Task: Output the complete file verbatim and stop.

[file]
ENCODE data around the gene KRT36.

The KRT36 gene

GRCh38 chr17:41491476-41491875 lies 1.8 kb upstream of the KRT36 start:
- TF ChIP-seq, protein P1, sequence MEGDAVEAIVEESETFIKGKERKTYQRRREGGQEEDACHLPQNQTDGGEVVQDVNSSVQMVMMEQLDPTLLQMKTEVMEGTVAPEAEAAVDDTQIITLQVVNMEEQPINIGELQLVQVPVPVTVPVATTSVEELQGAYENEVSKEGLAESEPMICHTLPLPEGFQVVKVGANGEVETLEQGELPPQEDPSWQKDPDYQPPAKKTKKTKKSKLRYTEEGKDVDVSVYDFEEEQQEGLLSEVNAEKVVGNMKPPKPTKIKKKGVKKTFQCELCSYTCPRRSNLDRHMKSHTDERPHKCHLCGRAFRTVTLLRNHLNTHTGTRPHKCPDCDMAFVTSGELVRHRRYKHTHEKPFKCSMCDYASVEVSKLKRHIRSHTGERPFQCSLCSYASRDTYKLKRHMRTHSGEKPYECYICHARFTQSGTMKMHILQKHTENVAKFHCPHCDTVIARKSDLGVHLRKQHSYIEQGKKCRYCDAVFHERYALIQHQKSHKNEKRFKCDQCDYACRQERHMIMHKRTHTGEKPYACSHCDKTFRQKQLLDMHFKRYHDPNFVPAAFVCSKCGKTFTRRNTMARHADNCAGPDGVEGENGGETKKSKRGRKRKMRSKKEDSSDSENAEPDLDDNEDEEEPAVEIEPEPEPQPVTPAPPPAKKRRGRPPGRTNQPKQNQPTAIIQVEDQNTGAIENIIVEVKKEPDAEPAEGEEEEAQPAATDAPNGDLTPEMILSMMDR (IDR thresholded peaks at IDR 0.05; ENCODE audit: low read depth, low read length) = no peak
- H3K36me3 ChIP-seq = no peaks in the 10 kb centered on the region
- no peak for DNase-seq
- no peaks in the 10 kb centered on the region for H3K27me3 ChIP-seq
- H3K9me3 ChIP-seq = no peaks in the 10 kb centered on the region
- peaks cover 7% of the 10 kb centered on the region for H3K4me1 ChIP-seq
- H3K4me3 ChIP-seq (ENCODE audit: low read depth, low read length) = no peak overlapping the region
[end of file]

ENCODE data around the gene KRT36.

The KRT36 gene

GRCh38 chr17:41491476-41491875 lies 1.8 kb upstream of the KRT36 start:
- TF ChIP-seq, protein P1, sequence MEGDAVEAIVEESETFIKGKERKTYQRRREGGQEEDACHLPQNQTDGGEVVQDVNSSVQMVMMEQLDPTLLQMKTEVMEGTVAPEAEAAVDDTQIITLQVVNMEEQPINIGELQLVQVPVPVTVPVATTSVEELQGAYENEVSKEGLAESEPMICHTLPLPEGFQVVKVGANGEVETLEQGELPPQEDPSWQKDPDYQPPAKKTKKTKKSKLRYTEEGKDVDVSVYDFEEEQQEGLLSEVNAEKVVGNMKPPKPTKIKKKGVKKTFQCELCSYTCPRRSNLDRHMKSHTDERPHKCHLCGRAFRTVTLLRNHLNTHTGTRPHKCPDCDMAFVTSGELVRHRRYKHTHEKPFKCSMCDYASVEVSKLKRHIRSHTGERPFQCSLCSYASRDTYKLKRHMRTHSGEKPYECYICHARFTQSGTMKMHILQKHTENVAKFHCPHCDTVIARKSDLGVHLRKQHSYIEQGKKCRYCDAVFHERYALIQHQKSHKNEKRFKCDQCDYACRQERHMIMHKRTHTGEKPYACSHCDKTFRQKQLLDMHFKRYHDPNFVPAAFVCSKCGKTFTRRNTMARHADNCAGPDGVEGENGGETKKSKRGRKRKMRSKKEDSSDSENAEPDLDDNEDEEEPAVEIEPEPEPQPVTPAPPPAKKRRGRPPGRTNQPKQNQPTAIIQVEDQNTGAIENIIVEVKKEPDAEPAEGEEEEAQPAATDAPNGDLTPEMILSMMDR (IDR thresholded peaks at IDR 0.05; ENCODE audit: low read depth, low read length) = no peak
- H3K36me3 ChIP-seq = no peaks in the 10 kb centered on the region
- no peak for DNase-seq
- no peaks in the 10 kb centered on the region for H3K27me3 ChIP-seq
- H3K9me3 ChIP-seq = no peaks in the 10 kb centered on the region
- peaks cover 7% of the 10 kb centered on the region for H3K4me1 ChIP-seq
- H3K4me3 ChIP-seq (ENCODE audit: low read depth, low read length) = no peak overlapping the region